Self Portrait.

Discussion in 'Critique Forum Archives' started by Onyx, Nov 5, 2005.

  1. Onyx

    Onyx TPF Noob!

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    taken with a sony p-10 no flash.
    I would like a critique on the posing/lighting and composition of this picture.
    I know that my shirt is overexposed. Also is there a good way to have good skin exposure without blowing out white shirts?[​IMG]
     
  2. elsaspet

    elsaspet TPF Noob!

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    Expose for the shirt and you can fix the rest in raw with a good conversion program. You might also want to hit this with a noise program as well. You've got some definate color noise here, but it may be that the red sat is set too high.
     
  3. terri

    terri Administrator Staff Member Supporting Member

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    The lighting looks a little hot. No blown areas on the skin except for the hand in the foreground, but I would certainly try to tone those down a bit. You'll need to experiment with your light placement, as the hand in the foreground is blown but the other is dark.

    I like this pose. This has a lot of potential. :thumbup:
     
  4. mistakendavis

    mistakendavis TPF Noob!

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    it looks like you were placed in the picture. as lighting goes i would add a back light, this will help the fact that you look placed in.
     
  5. Onyx

    Onyx TPF Noob!

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    I wanted to expose for the shirt but i wasnt able to find any way to do that without me being in front of the camera. Are there any tips you might have about focusing and exposing for self portraits?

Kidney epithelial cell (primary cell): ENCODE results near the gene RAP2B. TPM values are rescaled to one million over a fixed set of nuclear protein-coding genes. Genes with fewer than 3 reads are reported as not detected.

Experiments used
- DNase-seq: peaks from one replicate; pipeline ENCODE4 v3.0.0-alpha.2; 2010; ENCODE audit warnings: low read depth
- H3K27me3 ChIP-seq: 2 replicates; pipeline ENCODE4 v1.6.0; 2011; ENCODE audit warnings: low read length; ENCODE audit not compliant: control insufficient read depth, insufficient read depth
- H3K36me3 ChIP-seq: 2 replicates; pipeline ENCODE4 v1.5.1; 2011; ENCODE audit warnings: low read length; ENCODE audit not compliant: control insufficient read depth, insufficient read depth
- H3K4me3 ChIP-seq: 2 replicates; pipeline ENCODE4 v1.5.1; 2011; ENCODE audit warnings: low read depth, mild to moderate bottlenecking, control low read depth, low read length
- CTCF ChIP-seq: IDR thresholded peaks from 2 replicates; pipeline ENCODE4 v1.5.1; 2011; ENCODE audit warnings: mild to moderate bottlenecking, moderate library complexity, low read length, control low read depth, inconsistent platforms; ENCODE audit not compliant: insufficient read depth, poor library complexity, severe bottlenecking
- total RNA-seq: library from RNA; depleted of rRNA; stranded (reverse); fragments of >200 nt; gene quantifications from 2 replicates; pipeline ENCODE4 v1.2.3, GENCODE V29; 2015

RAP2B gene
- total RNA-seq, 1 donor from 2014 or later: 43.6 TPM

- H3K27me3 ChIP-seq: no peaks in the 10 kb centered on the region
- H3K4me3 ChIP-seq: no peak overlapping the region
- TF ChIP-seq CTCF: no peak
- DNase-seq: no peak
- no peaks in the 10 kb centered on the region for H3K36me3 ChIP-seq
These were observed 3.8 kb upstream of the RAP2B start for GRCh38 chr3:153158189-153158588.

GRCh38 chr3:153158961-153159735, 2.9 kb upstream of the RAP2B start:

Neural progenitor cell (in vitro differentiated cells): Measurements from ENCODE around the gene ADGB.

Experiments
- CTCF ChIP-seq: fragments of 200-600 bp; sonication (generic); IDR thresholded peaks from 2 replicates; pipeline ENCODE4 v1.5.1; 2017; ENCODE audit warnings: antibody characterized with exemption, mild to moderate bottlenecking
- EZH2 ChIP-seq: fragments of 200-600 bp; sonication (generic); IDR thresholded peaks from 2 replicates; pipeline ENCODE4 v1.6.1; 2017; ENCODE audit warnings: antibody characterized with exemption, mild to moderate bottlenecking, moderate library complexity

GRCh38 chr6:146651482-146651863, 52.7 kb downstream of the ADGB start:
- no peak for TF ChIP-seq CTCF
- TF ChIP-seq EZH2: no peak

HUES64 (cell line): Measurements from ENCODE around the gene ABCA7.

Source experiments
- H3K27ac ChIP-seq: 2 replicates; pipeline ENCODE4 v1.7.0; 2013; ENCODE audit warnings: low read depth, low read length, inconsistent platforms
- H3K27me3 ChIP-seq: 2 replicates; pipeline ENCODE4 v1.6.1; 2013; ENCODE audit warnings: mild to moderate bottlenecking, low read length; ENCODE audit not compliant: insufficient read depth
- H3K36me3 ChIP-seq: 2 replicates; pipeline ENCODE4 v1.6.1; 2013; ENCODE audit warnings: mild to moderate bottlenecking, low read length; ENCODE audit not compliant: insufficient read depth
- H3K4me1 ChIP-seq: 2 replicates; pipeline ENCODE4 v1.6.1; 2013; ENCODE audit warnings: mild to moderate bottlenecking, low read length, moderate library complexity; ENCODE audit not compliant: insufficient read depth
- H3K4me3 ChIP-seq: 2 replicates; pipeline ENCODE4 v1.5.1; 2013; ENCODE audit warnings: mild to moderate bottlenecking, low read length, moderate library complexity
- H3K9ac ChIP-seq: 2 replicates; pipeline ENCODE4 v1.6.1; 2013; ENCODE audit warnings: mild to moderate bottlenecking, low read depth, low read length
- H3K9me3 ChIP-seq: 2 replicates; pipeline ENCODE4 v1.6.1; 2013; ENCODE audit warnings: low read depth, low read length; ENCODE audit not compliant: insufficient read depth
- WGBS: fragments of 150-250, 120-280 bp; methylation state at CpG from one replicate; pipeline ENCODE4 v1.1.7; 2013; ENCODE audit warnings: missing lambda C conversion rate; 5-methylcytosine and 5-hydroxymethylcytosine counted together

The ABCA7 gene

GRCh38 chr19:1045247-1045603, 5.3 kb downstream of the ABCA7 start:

One of these days I'm gonna have to find someone daring enough to pose for me.:lol:
     
  6. elsaspet

    elsaspet TPF Noob!

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    Hehe. I didn't think of that. Yeah, that must have been tough! Well now that you know you were a bit over exposed just lower it and give it another go. You're shooting digital, right? Maybe make an x on the floor or something. Anyhoo, It looks great besides that. I'd say it was worth a retry.
     
  7. JamesD

    JamesD Between darkrooms

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    You can use a gray card, or, you can do what I do... bracket! Film is cheap, pixels are free (after the initial investment, anyway...). Or, is that a white background you're standing in front of? Meter off it, then open up 1.5 or two stops or so, and bracket up and down one each.

    The classic advice for film (negative film, that is) is to expose for the shadows, develop (or print) for the highlights, adjust (ie lower) contrast as necessary to bring out shadow detail while keeping highlight detail. This is how I do black and white (although I'm new at it, but it works for me so far). I think it would work for color, too; someone correct me if I'm wrong.
     
  8. Onyx

    Onyx TPF Noob!

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    ok i think its less blown out this time and less noise.
    lemme know if its any better or what i could do better on this one please!:confused:[​IMG]
     
  9. JamesD

    JamesD Between darkrooms

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    Pretty good! Open up one stop (or maybe 2/3 or 1/2), maybe add just a touch of contrast (but probably not), and the exposure would be perfect. The upward shadow on the background looks unnatural, though.
     
  10. elsaspet

    elsaspet TPF Noob!

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    VERY good! I like the pose better too. You got in a bit of a hurry with the clone or healing tool around your body. Be sure to mark and feather. Best yet, bounce or defuse the flash or come away from your background so you don't get stuck with a big PS job.

    Are you shooting in raw?
     
  11. Onyx

    Onyx TPF Noob!

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    there i touched up the cloning.
    my camera is a fully auto point and shoot sony p-10. it has a built in flash and it doesnt shoot in raw. I really want a dslr, but right now i dont have the money. :(
    [​IMG]
     
  12. elsaspet

    elsaspet TPF Noob!

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    Well I must say for a point in shoot, you are doing a fantastic job!!!!!! Ok, just touch up the camera left side cloning, and I think you are gonna be dead on. What you did to the right side looks wonderful!
     

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